Covid Travel: A Culinary Tour of the World from Your Kitchen

Close-up shot of pink and blue macarons

2.38min read

Published 31 August 2021


Just because you're in lockdown doesn’t mean your palate can’t travel the world. 


Try these recipes from around the globe and go on a self-isolation culinary journey – a ‘tour de taste buds’ – one delicious morsel at a time. 
pasta dishes on table


The ultimate comfort food, if you have pasta in the pantry, take your tummy on an adventure to Italy with these 26 seafood pasta recipes. If you’re feeling really adventurous – and since you may have a bit more time on your hands, why not make the pasta from scratch like a true Italian.  (That is if you can get your hands on any flour of course…)

9 reasons we've always wanted to start a new life in Italy


Congee is a breakfast staple in china


Highly underrated in the western world but a breakfast staple and familiar fave in Chinese and Vietnamese culture, the humble congee is both comforting and transportive.  
So kalbi Korean BBQ

South Korea

So kalbi, Korea’s version of our national dish – the BBQ – simple but tasty and packed with flavour. The spirit of this dish is about sharing with friends and family so get the video call fired up and chow down together.


Turkish gozleme


Turkey’s answer to the humble cheese toastie, the crispy, gooey and completely devourable gozleme isn’t as hard to make as it looks. Also, maybe it’s healthy because it includes spinach too.
flatbread is a staple food in many cuisines

In fact, is flatbread perfect isolation pantry staple food? From Greece, Italy and the Middle East to Mexico and India, there’s pretty much no culture that hasn’t tackled the flatbread. Check out this list of 35 flatbread-centric recipes featuring unleavened bread from all around the world.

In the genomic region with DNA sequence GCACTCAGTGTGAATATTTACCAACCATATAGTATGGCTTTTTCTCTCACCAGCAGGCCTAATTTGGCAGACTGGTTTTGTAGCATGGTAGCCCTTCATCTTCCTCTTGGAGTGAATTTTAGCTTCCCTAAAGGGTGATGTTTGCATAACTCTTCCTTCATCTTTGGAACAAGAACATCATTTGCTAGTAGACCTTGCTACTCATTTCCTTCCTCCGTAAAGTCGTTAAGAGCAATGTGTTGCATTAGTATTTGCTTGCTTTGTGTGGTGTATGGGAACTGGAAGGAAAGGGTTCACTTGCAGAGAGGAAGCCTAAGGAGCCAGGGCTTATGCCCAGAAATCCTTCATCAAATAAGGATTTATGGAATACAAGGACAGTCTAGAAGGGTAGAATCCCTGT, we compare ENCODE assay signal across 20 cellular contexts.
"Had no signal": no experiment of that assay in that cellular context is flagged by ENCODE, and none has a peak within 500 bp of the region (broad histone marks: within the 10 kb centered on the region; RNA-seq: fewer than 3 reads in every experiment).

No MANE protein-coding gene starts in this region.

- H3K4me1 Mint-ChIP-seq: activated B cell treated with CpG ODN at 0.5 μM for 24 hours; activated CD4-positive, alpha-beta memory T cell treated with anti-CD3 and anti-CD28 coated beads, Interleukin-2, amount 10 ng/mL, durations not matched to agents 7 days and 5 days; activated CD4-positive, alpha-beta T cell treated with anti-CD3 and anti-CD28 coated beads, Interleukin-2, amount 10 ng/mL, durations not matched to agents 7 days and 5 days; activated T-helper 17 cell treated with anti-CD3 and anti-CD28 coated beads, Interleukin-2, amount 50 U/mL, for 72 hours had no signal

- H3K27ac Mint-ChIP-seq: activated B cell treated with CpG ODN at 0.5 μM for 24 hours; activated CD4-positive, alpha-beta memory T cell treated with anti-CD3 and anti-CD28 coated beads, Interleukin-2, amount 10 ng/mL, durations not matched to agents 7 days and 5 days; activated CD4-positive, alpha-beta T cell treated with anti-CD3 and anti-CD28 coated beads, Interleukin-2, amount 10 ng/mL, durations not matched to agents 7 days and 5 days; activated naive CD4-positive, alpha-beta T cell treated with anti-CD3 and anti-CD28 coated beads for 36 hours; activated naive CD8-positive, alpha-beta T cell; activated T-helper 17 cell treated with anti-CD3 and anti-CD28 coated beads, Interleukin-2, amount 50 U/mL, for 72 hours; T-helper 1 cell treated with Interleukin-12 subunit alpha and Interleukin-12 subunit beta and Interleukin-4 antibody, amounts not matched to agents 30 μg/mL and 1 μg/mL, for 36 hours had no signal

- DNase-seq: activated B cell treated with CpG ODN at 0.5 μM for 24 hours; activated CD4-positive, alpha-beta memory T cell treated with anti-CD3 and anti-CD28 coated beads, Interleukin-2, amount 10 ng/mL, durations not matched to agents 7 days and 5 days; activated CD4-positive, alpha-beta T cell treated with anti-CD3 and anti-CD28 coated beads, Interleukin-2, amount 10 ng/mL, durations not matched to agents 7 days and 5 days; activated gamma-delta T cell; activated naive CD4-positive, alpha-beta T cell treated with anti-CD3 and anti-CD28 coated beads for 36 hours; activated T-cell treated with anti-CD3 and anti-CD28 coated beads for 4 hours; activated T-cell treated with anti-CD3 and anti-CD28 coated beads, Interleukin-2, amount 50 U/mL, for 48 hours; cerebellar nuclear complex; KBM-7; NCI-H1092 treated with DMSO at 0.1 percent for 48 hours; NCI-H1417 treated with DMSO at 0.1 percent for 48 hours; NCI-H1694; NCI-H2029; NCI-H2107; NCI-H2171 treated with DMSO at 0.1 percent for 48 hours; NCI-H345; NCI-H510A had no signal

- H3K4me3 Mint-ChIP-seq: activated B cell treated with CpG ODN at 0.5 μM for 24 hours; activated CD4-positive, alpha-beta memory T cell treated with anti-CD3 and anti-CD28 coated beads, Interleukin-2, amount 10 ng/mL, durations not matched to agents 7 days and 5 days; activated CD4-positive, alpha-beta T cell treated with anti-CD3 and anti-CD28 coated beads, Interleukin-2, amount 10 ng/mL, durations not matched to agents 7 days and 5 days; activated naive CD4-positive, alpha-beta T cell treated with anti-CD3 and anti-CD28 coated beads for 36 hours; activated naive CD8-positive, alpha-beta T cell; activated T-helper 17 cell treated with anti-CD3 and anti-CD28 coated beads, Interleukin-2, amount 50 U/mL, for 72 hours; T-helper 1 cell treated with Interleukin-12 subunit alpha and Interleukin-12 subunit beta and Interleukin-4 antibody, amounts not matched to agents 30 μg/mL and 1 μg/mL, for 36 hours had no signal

cullen skink is a hearty scottish soup


Made predominantly from oatmeal, these wholesome rolls are an oaty variation of the all flour-based version. Best straight from the oven with lashings of butter and dipped into a steaming bowl of the most comforting soup known to man, Cullen Skink, these little pillows of delight will have you longing for the misty bens and lochs of Scotland
From Russia with love comes this cream-sauce covered favourite, stroganoff, which is both winter- and isolation-appropriate. 
Mexican chilaquiles is an underrated dish


Mexico, as you may be aware, is a culinary powerhouse. Characterised by punchy, bold and piquant flavours, there are many Mexican superstar dishes ideal for isolation eating – nachos, tacos, enchiladas – but the criminally underrated chilaquiles should be added to your repertoire, stat. 
paella is a staple dish in Spain


Spain may be in lockdown but you can show your solitary solidarity by cooking their national dish paella (pronounced: pie-ay-yah) from the safety of your own kitchen. Rice, protein, a healthy smattering of veg – the hearty dish can easily be adapted to ingredients you have.
It’s hard to beat a standard mash but Ireland’s riff on the classic with Colcannon potatoes will have you pledging allegiance to the land of leprechauns, rainbows and Guinness quicker than you can say “to be sure, to be sure”.  
Stress-baking is a thing. So if you’re feeling a little overwhelmed with the state of the world, why not channel some of that anxiety into an oma-approved German apple cake? If you’re more of a pastry type, this classic Viennese strudel, direct from Austria,  is worth yodelling about from the alp tops.
choripan is an argentinian sandwich


Argentina comes to you in the form of the choripan – an (unsurprisingly) meat-stuffed sandwich – with punchy accoutrements like chimichurri and salsa criolla (creole salsa) round this chorizo-lovers fave out nicely. 


swedish meatballs


No need to fret that you can’t get your Ikea fix in a new socially distant world, make these modern take of the Swedish meatball to bring the heart of Scandinavia straight to your house. 
french macarons


Francophiles, no need to cry into your carafe of beaujolais; whisk yourself away on an imaginary journey to the cobblestoned alleyways of Paris via what is arguably the most French food around: macarons. They take some baking skill and a substantial amount of technique but you’ll have plenty of time to master them in self-isolation.

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